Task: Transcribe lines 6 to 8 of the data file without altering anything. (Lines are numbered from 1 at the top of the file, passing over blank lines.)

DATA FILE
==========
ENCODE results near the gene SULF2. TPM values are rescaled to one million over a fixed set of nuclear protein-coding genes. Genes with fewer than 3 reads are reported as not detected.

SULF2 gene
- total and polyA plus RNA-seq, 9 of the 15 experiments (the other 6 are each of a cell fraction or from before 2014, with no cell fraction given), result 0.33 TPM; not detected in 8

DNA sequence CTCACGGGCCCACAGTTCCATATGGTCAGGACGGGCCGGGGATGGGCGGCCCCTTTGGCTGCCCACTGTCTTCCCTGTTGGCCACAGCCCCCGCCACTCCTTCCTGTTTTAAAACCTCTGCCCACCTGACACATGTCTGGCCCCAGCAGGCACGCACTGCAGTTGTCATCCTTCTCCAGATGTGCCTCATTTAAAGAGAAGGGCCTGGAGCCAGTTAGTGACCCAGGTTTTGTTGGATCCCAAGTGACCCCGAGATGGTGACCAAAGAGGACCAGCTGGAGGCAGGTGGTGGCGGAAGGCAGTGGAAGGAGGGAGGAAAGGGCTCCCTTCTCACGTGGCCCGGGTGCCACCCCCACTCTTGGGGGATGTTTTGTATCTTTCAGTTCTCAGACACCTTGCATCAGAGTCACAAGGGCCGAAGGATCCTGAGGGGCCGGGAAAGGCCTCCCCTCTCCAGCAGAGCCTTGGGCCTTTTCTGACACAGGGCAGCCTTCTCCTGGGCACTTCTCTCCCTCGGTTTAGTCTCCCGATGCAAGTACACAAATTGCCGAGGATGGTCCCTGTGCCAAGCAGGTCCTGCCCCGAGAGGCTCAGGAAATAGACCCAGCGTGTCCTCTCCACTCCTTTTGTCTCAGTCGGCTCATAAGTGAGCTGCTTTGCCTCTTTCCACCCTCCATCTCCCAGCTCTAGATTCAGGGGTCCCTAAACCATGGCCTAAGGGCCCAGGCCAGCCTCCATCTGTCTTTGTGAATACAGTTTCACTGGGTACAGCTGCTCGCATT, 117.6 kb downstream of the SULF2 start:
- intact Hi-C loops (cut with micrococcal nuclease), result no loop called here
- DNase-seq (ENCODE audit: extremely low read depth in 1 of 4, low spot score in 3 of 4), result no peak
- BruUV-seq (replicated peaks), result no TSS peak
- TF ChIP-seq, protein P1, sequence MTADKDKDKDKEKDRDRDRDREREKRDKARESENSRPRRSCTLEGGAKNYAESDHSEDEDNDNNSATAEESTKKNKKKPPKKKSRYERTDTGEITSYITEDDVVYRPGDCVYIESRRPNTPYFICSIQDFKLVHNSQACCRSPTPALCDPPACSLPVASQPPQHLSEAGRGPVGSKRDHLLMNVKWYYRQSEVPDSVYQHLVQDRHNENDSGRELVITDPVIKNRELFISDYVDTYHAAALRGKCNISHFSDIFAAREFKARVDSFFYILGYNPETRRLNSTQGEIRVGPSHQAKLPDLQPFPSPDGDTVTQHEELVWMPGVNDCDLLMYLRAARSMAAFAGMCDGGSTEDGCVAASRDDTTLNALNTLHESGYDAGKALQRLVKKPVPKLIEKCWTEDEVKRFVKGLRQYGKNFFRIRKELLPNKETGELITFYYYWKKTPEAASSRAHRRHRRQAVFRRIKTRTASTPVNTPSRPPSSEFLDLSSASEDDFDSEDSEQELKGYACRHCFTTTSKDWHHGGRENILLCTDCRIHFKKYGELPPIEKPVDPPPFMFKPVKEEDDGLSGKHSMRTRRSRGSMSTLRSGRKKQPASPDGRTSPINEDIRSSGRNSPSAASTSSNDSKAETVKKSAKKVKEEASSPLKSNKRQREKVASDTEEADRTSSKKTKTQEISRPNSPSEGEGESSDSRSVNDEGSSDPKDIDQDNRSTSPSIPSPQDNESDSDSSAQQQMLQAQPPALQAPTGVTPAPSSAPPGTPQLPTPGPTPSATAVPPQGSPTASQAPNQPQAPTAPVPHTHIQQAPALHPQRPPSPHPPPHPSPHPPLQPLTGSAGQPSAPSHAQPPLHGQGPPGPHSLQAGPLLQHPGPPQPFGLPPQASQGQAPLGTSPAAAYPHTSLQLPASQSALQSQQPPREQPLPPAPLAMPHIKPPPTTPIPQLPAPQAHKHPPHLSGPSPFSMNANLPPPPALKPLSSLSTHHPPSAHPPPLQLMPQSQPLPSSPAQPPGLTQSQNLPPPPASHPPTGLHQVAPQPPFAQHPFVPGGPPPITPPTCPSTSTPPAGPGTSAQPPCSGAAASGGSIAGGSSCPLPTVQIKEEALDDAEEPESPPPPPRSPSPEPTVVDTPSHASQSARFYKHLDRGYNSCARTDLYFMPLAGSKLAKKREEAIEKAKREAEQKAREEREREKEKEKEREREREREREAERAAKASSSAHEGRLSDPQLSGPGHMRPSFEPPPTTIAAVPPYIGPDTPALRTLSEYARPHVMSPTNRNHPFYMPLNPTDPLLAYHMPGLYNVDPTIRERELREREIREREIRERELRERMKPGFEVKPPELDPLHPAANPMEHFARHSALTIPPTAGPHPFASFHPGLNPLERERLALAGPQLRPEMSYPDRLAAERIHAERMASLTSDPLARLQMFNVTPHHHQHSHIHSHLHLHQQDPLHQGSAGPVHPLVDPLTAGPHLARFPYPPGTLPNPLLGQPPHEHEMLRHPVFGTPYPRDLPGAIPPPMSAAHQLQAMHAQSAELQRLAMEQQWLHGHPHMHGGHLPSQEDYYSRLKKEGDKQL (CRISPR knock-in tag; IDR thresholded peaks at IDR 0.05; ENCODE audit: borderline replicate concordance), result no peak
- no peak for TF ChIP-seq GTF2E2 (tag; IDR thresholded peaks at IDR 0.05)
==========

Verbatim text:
- DNase-seq (ENCODE audit: extremely low read depth in 1 of 4, low spot score in 3 of 4), result no peak
- BruUV-seq (replicated peaks), result no TSS peak
- TF ChIP-seq, protein P1, sequence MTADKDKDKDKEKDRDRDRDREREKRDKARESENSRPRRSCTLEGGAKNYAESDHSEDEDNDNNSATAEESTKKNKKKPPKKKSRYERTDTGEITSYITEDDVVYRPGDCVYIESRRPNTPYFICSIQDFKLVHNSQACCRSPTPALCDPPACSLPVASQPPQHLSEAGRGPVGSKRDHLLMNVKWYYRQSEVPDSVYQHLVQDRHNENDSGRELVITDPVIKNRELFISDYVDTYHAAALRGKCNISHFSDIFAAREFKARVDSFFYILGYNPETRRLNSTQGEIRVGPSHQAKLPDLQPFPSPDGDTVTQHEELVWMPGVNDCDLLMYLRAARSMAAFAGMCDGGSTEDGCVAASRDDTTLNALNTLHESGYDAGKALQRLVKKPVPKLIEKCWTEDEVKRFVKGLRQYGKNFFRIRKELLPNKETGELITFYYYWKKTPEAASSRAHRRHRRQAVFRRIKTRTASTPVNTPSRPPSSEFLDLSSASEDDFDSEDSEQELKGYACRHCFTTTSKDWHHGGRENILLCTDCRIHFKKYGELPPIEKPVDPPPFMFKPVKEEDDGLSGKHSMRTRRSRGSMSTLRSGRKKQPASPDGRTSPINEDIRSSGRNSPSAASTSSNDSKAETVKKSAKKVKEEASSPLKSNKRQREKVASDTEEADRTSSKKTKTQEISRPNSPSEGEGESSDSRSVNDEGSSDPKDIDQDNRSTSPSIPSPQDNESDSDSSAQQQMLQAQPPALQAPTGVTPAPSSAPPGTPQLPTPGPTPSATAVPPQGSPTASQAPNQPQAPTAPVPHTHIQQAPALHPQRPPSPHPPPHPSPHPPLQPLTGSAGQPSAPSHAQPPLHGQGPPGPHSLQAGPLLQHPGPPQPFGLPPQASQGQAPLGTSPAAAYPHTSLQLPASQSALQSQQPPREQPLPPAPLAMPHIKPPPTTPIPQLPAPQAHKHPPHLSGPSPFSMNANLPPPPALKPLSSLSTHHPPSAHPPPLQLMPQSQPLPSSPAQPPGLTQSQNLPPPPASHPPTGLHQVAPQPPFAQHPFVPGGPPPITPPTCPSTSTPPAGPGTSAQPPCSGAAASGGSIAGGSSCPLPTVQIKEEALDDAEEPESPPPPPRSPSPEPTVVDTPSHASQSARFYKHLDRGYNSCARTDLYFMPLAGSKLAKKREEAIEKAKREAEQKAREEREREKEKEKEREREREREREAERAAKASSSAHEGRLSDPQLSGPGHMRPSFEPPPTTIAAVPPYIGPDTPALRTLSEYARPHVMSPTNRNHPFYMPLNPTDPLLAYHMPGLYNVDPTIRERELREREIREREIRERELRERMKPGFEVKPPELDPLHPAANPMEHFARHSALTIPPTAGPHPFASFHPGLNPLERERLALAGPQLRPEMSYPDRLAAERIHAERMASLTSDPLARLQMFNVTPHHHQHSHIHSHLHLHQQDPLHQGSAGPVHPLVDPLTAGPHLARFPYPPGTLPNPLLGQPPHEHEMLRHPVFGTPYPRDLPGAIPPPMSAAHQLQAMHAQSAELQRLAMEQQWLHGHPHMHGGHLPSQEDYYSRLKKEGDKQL (CRISPR knock-in tag; IDR thresholded peaks at IDR 0.05; ENCODE audit: borderline replicate concordance), result no peak